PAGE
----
Lagging Construction: Demand Pushes Power Grid to the Limit
The construction of new power lines in Germany, particularly crucial following Chancellor Angela Merkel's decision to swiftly abandon much of the country's nuclear power, has fallen behind schedule. The government network agency warns that the grid is at the limit of its capacity.
Germany's Federal Network Agency says that 12 critical projects have fallen behind schedule in building a grid to deliver the country's renewable energies.
Under German Chancellor Angela Merkel's energy revolution, four-fifths of all electricity in the country will be derived from renewable energies by 2050, up from around 18 percent today. That program, however, is premised on a massive upgrade of the electrical grid that has fallen well behind schedule.
Infrastructure projects needed to transport clean wind energy from the Baltic Sea to Germany's electricity grid are woefully bogged down, according to German financial daily Handelsblatt on Friday. Citing the contents of a yet unreleased report by the German Federal Network Agency, the paper reported that development of the country's new high-voltage smart grid, dubbed the "energy autobahn," has been particularly problematic.
Pointing to power lines ranked as a priority in 2009 when parliament passed the Energy Line Extension Act to thoroughly upgrade the grid, the report said that only 214 kilometers of a total 1,807 kilometers (1,122 miles) approved in the law have been completed so far. Of 24 projects considered particularly urgent, only 12 have been completed, with delays between one and four years anticipated for the others. The delays have become the "Achilles heel" of Germany's energy revolution, Handelsblatt wrote.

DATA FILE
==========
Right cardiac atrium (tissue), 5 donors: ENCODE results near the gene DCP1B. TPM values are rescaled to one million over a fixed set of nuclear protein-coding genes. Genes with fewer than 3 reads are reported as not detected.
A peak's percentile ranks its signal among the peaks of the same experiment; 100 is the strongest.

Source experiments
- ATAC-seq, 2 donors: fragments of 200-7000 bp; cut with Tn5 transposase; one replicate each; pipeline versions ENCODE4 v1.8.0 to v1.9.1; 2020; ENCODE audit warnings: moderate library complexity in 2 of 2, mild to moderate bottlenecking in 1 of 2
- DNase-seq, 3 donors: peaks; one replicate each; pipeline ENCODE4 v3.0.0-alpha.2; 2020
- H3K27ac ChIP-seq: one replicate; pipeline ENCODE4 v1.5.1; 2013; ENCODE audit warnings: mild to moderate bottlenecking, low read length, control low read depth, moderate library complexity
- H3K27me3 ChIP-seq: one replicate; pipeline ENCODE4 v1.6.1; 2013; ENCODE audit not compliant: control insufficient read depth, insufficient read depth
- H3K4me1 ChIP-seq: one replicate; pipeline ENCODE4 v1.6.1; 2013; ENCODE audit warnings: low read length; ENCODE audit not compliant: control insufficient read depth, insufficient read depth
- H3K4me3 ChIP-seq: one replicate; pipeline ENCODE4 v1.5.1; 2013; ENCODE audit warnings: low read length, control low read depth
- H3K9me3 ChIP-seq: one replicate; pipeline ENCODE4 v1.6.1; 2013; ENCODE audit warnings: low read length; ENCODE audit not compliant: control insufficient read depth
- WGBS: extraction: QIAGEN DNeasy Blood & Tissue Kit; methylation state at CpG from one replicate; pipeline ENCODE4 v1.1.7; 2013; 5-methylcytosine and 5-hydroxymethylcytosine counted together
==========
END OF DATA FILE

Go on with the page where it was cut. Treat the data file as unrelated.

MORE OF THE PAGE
'Pushed To the Limits'
The Federal Network Agency says construction of the power lines is overdue. The report stated that the existing network "has been pushed to the limits of its capacity because of the numerous transport tasks it has had to fulfil in recent years and the changes in the electricity-generating structures."
The agency wrote that the closure of eight of Germany's 17 nuclear power plants following the nuclear disaster at Fukushima, along with the integration of a greater share of renewable energies, has created "special demands" for network operators, and the expansion of the grid is the "order of the day." The report urged that new possibilities approved for accelerating the construction of the grid be expedited. The provisions, passed as part of a new raft of energy laws in the summer by Merkel's government, allow for faster processing of permits to build needed power lines.
Opposition to what critics call the "monster masts," which can be as tall as 80 meters (260 feet), is considerable. A slew of not-in-my-backyard (NIMBY) lawsuits planned against the construction of the energy autobahns has also led some grid operators to develop a new weapon against the resistance: better-looking power lines. It remains to be seen whether that can work.
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